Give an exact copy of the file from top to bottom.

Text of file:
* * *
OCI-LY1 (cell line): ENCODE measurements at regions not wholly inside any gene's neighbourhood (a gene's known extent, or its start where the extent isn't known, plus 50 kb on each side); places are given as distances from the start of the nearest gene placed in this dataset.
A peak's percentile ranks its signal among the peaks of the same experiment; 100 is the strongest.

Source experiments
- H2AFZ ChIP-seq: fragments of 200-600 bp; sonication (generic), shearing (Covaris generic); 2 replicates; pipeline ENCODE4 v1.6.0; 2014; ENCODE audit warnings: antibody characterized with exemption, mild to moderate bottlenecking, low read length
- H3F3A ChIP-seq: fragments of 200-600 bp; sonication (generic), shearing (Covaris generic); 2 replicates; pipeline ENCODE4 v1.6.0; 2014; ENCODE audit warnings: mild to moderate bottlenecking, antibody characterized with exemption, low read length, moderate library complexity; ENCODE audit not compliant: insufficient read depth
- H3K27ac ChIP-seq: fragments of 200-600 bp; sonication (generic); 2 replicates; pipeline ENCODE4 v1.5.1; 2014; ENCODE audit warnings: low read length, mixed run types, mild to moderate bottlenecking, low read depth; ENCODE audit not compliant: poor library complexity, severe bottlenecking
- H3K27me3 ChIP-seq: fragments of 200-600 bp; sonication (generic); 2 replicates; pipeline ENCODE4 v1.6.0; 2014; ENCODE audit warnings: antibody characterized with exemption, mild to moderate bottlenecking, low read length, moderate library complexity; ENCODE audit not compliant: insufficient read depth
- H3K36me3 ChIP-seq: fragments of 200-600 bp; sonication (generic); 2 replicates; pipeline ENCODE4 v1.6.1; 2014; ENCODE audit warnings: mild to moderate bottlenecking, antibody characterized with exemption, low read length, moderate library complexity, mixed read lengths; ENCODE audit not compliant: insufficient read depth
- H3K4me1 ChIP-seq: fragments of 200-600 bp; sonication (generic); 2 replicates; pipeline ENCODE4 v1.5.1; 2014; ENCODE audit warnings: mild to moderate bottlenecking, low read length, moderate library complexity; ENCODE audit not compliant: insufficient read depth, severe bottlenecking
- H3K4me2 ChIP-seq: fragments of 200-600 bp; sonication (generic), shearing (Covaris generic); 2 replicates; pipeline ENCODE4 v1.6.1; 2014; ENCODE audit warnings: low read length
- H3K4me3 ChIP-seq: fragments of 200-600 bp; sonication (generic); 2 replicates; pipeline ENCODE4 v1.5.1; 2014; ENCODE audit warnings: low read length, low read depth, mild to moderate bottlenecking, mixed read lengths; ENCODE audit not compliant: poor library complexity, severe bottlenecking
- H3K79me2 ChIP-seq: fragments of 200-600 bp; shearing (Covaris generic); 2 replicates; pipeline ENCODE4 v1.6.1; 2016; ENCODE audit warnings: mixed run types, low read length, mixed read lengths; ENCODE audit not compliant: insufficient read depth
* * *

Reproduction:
OCI-LY1 (cell line): ENCODE measurements at regions not wholly inside any gene's neighbourhood (a gene's known extent, or its start where the extent isn't known, plus 50 kb on each side); places are given as distances from the start of the nearest gene placed in this dataset.
A peak's percentile ranks its signal among the peaks of the same experiment; 100 is the strongest.

Source experiments
- H2AFZ ChIP-seq: fragments of 200-600 bp; sonication (generic), shearing (Covaris generic); 2 replicates; pipeline ENCODE4 v1.6.0; 2014; ENCODE audit warnings: antibody characterized with exemption, mild to moderate bottlenecking, low read length
- H3F3A ChIP-seq: fragments of 200-600 bp; sonication (generic), shearing (Covaris generic); 2 replicates; pipeline ENCODE4 v1.6.0; 2014; ENCODE audit warnings: mild to moderate bottlenecking, antibody characterized with exemption, low read length, moderate library complexity; ENCODE audit not compliant: insufficient read depth
- H3K27ac ChIP-seq: fragments of 200-600 bp; sonication (generic); 2 replicates; pipeline ENCODE4 v1.5.1; 2014; ENCODE audit warnings: low read length, mixed run types, mild to moderate bottlenecking, low read depth; ENCODE audit not compliant: poor library complexity, severe bottlenecking
- H3K27me3 ChIP-seq: fragments of 200-600 bp; sonication (generic); 2 replicates; pipeline ENCODE4 v1.6.0; 2014; ENCODE audit warnings: antibody characterized with exemption, mild to moderate bottlenecking, low read length, moderate library complexity; ENCODE audit not compliant: insufficient read depth
- H3K36me3 ChIP-seq: fragments of 200-600 bp; sonication (generic); 2 replicates; pipeline ENCODE4 v1.6.1; 2014; ENCODE audit warnings: mild to moderate bottlenecking, antibody characterized with exemption, low read length, moderate library complexity, mixed read lengths; ENCODE audit not compliant: insufficient read depth
- H3K4me1 ChIP-seq: fragments of 200-600 bp; sonication (generic); 2 replicates; pipeline ENCODE4 v1.5.1; 2014; ENCODE audit warnings: mild to moderate bottlenecking, low read length, moderate library complexity; ENCODE audit not compliant: insufficient read depth, severe bottlenecking
- H3K4me2 ChIP-seq: fragments of 200-600 bp; sonication (generic), shearing (Covaris generic); 2 replicates; pipeline ENCODE4 v1.6.1; 2014; ENCODE audit warnings: low read length
- H3K4me3 ChIP-seq: fragments of 200-600 bp; sonication (generic); 2 replicates; pipeline ENCODE4 v1.5.1; 2014; ENCODE audit warnings: low read length, low read depth, mild to moderate bottlenecking, mixed read lengths; ENCODE audit not compliant: poor library complexity, severe bottlenecking
- H3K79me2 ChIP-seq: fragments of 200-600 bp; shearing (Covaris generic); 2 replicates; pipeline ENCODE4 v1.6.1; 2016; ENCODE audit warnings: mixed run types, low read length, mixed read lengths; ENCODE audit not compliant: insufficient read depth